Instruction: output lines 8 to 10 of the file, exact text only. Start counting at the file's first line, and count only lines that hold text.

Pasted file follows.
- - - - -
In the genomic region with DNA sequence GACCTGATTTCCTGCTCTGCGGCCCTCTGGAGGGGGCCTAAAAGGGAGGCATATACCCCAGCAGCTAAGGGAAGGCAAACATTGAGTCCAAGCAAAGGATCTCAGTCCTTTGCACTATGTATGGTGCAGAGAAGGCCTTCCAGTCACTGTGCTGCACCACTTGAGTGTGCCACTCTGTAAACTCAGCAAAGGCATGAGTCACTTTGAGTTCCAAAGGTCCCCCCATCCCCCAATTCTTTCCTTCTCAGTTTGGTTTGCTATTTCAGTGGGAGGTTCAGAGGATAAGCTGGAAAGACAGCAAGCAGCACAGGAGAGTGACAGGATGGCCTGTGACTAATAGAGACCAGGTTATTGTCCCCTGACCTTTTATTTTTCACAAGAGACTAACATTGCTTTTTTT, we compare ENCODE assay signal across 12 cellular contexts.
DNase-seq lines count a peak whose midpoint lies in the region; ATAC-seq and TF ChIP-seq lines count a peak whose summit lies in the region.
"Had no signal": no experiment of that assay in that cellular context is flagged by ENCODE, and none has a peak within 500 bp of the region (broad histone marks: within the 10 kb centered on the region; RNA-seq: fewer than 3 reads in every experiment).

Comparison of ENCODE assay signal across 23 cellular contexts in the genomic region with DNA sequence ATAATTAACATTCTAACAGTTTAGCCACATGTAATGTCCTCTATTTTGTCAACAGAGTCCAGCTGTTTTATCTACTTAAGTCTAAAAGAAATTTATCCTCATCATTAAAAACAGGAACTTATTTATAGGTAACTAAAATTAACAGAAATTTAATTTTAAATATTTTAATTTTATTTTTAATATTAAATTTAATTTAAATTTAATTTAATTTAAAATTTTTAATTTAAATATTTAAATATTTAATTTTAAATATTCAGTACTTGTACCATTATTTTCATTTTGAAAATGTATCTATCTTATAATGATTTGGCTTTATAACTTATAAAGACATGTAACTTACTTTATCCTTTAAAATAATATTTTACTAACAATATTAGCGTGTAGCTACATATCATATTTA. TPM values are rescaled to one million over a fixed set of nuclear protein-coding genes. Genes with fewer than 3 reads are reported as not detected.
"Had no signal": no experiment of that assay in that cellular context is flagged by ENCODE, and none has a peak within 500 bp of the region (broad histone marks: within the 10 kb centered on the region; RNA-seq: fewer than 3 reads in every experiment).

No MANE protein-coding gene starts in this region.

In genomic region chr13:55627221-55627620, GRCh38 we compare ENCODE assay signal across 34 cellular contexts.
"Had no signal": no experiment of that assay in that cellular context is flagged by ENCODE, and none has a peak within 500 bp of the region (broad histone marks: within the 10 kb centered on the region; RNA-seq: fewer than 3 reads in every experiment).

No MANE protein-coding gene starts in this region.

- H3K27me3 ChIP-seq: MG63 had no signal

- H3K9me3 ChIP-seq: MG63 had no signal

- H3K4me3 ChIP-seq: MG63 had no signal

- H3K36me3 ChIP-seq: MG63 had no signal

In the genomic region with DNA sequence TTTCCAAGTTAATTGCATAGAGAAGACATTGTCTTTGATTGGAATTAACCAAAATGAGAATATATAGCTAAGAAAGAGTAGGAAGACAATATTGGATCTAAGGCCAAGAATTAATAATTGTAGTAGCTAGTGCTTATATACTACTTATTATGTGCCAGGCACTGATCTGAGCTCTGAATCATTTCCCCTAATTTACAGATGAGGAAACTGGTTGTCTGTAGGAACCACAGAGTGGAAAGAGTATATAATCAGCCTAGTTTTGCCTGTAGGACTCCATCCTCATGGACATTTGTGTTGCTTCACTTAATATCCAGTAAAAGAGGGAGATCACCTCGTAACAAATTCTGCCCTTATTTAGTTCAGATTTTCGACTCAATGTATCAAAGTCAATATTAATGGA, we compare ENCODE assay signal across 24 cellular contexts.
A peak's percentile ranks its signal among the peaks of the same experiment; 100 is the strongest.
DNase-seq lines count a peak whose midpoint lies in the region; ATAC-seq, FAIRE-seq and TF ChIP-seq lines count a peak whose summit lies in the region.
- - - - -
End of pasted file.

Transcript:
"Had no signal": no experiment of that assay in that cellular context is flagged by ENCODE, and none has a peak within 500 bp of the region (broad histone marks: within the 10 kb centered on the region; RNA-seq: fewer than 3 reads in every experiment).

No MANE protein-coding gene starts in this region.

- H3K27me3 ChIP-seq: MG63 had no signal